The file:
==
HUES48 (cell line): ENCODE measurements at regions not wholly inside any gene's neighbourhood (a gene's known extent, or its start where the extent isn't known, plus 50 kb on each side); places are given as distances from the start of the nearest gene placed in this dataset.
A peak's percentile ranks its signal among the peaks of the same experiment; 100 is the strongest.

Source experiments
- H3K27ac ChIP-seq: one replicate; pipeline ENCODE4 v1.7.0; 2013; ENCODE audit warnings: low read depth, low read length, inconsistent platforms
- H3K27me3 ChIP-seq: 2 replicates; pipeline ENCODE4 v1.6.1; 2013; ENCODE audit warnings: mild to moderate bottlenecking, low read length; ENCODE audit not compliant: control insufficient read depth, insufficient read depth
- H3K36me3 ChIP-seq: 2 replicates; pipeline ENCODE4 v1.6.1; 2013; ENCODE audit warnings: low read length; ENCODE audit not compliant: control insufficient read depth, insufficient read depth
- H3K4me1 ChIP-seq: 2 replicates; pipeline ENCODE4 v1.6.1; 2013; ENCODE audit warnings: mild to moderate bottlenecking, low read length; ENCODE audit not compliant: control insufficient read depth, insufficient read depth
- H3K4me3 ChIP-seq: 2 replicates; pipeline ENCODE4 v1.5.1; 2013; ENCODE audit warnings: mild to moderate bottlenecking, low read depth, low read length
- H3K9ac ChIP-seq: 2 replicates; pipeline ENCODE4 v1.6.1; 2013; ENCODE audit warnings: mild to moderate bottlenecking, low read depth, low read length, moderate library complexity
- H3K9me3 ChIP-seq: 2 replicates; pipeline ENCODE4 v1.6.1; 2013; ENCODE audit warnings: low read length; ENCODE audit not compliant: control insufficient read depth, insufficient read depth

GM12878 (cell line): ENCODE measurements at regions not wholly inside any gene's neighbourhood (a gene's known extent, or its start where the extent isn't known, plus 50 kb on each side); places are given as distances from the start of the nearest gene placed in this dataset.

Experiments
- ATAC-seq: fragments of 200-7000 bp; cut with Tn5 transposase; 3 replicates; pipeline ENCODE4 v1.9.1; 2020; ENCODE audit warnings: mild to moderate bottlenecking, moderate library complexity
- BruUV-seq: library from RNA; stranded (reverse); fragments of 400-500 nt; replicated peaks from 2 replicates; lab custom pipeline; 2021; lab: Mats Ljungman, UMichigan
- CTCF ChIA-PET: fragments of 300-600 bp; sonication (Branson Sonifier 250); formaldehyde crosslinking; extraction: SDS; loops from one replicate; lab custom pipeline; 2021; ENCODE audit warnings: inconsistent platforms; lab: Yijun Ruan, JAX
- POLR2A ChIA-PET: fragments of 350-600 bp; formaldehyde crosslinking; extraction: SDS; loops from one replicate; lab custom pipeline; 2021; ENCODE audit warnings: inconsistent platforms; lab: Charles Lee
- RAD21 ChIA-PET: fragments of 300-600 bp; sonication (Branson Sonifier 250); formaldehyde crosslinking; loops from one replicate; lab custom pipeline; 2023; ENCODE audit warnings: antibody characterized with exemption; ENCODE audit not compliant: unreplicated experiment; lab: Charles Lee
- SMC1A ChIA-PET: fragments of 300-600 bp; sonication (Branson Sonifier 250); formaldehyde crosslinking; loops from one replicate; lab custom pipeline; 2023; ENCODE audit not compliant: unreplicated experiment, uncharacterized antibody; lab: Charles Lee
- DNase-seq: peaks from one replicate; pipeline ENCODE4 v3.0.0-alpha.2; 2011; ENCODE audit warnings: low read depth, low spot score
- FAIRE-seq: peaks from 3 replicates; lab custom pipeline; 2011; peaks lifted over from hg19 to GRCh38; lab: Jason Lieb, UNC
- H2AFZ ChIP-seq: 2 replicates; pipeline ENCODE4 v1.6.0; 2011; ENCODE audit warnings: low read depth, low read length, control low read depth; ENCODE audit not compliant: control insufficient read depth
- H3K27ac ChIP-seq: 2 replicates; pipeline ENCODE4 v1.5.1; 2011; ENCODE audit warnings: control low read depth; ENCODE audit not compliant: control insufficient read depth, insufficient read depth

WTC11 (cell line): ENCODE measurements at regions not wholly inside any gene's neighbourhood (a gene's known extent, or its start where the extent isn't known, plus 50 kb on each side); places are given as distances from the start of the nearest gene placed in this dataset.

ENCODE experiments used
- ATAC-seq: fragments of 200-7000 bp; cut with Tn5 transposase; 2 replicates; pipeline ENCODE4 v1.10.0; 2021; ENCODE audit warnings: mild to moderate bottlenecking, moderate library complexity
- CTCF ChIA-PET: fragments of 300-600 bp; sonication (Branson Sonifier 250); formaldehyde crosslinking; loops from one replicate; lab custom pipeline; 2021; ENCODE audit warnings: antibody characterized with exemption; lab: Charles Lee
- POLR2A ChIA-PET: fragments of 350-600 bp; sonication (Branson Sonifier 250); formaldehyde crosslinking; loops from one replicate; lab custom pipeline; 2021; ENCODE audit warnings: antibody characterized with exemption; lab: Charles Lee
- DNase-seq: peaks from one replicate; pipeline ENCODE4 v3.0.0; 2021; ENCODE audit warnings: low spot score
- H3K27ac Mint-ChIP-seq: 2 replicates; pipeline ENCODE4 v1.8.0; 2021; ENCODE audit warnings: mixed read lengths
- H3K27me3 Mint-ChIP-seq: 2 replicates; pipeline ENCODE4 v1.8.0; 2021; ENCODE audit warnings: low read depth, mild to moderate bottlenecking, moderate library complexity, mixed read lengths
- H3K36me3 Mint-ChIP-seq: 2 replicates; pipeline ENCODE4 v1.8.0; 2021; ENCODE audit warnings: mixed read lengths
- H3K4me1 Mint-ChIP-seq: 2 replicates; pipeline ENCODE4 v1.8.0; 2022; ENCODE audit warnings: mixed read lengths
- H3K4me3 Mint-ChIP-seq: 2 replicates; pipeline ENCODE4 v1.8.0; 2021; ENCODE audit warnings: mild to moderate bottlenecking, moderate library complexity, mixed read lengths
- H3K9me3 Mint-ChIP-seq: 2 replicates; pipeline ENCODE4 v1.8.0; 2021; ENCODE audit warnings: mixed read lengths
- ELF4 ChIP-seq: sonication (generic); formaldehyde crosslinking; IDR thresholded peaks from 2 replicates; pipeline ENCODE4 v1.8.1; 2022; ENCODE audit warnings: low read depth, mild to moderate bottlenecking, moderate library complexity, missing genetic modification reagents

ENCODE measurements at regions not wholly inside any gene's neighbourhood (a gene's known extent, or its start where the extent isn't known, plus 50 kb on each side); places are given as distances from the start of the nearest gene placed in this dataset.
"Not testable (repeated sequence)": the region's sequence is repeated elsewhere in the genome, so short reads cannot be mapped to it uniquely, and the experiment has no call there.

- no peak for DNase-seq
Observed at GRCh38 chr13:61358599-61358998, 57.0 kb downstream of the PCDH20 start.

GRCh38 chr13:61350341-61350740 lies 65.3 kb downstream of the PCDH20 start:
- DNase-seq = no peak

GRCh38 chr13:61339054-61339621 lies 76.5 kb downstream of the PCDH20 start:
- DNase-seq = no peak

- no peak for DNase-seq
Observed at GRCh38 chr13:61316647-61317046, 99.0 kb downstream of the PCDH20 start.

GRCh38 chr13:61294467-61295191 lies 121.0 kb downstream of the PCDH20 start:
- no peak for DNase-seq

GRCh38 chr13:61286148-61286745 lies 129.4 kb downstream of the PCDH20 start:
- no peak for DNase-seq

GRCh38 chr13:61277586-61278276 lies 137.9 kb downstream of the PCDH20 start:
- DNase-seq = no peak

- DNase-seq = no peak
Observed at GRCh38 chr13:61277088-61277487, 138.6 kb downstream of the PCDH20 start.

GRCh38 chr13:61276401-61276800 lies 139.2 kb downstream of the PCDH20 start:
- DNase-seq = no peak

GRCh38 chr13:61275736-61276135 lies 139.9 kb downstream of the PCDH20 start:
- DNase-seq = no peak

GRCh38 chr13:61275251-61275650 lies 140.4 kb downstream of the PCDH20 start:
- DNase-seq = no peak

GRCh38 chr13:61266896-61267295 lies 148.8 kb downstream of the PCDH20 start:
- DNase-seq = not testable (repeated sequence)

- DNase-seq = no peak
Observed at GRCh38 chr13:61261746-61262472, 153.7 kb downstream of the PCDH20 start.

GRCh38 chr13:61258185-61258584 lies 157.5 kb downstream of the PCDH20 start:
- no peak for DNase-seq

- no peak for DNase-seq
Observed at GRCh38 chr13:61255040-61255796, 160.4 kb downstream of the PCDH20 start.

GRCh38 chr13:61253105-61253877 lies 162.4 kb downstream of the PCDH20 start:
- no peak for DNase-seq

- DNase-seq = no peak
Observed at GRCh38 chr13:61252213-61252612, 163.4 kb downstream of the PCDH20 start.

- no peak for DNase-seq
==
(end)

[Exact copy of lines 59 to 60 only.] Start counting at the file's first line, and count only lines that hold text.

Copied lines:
- DNase-seq = no peak

GRCh38 chr13:61266896-61267295 lies 148.8 kb downstream of the PCDH20 start: